Graphic Novelist Alison Bechdel Pushes Gender and Genres
Creator of comic strip ‘Dykes to Watch Out For’ visits RIT Dec. 2
Oct. 28, 2010
by William Dube
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Award-winning graphic artist Alison Bechdel broke new ground and influenced a generation of authors, activists and ordinary citizens with her nationally syndicated comic strip Dykes to Watch Out For, which ran from 1983 to 2008 and was one of the earliest ongoing representations of lesbians in popular culture.
Bechdel will discuss her artistic process and the use of graphic narrative during the talk “Drawing Words, Reading Pictures” at 8 p.m. Dec. 2 in the Ingle Auditorium at Rochester Institute of Technology. The free public lecture, sponsored by the Caroline Werner Gannett Project’s “Visionaries in Motion IV” lecture series, includes a presentation of her work and will be followed by a reception and book signing.
Dykes to Watch Out For chronicled the lives of a group of friends living in a medium-sized American city and combined soap-opera story lines with social commentary on the treatment of gay men and lesbians in America.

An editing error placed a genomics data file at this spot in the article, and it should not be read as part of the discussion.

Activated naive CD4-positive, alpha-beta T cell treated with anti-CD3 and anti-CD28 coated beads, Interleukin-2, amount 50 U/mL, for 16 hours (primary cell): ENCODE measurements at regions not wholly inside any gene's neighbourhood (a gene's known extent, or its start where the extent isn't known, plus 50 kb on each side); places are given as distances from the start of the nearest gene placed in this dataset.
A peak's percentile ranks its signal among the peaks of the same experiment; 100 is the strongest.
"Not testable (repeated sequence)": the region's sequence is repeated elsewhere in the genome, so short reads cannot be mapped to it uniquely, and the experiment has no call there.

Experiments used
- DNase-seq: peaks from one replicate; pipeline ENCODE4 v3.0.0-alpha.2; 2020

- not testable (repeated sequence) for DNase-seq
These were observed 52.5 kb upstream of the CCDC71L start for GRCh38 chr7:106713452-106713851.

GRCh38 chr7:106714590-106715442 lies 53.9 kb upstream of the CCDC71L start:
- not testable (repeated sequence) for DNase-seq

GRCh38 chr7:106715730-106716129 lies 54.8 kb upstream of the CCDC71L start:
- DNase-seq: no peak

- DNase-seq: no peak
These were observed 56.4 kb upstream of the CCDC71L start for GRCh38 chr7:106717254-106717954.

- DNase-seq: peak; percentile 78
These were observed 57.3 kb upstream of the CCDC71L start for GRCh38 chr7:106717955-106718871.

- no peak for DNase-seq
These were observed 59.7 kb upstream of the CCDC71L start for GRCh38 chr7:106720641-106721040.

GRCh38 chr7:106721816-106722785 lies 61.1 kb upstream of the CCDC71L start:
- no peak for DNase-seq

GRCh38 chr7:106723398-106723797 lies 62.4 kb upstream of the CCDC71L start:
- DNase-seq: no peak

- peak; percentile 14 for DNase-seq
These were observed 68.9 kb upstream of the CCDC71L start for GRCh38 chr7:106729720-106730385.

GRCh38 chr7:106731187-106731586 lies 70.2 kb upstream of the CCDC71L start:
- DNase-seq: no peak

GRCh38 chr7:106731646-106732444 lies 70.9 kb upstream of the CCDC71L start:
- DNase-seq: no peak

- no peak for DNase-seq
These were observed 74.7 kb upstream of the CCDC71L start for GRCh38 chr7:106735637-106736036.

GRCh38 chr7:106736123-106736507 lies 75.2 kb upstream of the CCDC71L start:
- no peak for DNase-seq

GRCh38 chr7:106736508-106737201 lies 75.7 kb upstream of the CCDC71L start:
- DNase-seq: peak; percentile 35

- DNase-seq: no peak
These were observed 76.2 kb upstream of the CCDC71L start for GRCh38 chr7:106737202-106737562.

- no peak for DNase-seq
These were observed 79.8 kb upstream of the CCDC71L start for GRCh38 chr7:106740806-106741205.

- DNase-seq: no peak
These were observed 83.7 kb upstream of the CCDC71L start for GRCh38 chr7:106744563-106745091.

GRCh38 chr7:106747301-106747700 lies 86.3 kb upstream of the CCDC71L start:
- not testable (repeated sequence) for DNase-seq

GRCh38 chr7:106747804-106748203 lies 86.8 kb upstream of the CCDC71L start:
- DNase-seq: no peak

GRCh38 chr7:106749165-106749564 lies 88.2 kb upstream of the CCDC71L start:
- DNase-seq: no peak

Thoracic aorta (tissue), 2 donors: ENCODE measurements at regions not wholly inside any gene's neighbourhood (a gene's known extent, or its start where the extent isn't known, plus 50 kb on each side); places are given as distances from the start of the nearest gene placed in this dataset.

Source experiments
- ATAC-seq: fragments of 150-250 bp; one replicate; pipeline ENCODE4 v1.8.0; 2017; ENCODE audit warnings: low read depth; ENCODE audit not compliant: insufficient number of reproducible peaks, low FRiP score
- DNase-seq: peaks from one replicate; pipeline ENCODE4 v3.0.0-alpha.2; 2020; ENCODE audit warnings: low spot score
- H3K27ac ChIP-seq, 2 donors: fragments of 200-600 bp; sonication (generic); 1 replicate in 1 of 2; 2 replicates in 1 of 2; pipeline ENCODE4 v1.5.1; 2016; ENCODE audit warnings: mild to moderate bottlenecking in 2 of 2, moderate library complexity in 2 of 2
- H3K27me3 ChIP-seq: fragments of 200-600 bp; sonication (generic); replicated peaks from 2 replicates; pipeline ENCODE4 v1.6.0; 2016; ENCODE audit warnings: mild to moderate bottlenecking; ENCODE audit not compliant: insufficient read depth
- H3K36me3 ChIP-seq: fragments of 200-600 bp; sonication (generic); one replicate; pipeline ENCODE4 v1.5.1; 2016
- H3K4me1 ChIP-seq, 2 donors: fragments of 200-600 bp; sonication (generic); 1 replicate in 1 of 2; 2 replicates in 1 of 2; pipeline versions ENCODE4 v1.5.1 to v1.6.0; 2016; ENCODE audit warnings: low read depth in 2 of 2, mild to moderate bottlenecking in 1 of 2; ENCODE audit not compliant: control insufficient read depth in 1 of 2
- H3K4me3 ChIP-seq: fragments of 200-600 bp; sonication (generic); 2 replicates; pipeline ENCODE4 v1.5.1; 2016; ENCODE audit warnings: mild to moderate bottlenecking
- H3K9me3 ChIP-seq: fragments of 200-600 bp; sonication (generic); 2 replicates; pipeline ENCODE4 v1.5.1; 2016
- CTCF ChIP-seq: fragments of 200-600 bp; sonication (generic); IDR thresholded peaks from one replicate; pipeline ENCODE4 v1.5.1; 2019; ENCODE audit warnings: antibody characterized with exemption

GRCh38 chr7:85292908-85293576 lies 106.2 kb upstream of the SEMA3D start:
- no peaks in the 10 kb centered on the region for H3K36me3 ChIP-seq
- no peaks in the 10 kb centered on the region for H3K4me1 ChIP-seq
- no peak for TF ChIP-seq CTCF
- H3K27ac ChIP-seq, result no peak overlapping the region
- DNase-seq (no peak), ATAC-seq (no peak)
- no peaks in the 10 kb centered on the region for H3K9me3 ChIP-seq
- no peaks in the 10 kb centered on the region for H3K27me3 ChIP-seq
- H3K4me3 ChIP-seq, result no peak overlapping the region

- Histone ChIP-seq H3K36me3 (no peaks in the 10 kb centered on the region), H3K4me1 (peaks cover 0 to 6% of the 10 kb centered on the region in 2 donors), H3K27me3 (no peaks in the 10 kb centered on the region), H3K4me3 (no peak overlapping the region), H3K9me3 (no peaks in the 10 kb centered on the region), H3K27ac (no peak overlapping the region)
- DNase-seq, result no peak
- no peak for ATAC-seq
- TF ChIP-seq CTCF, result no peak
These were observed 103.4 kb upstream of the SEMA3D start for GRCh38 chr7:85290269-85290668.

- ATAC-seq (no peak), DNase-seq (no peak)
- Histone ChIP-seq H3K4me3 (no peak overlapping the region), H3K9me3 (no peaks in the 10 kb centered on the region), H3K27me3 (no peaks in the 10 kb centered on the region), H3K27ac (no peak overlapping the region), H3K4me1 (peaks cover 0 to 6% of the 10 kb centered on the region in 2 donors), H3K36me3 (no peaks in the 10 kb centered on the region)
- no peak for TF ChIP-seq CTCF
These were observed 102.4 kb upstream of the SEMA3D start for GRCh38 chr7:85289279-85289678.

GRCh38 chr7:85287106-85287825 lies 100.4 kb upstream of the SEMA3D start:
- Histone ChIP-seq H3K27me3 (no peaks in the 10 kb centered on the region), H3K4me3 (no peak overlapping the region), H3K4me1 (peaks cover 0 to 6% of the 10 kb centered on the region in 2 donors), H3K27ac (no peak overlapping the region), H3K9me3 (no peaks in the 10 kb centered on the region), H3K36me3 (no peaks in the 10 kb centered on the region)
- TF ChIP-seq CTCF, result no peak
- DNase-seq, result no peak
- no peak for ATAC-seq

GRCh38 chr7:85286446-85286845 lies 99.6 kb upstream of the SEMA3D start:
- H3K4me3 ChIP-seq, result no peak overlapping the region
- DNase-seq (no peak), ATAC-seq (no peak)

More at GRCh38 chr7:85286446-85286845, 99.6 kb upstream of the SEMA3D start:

The strip ran in numerous newspapers throughout the country and has been anthologized in multiple volumes, including The Essential Dykes to Watch Out For, released in 2008. It was named “one of the greatest hits of the Twentieth Century” by the alternative magazine The Utne Reader.
Bechdel has also written for The New York Times, Ms. and Slate and published the graphic memoir Fun Home: A Family Tragicomic in 2006. The book made The New York Times bestseller list, was named one of the 10 Best Books of the Year by Time magazine and won the 2007 Stonewall Book Award for Nonfiction.
The Gannett Project’s Visionaries in Motion series explores new connections across technologies, social sciences and humanities, increasing opportunities for interdisciplinary understanding and collaboration both on campus and in the Greater Rochester community. In 2009, the series was selected as City newspaper’s Critics’ Pick for “Best Lecture Series in Rochester.”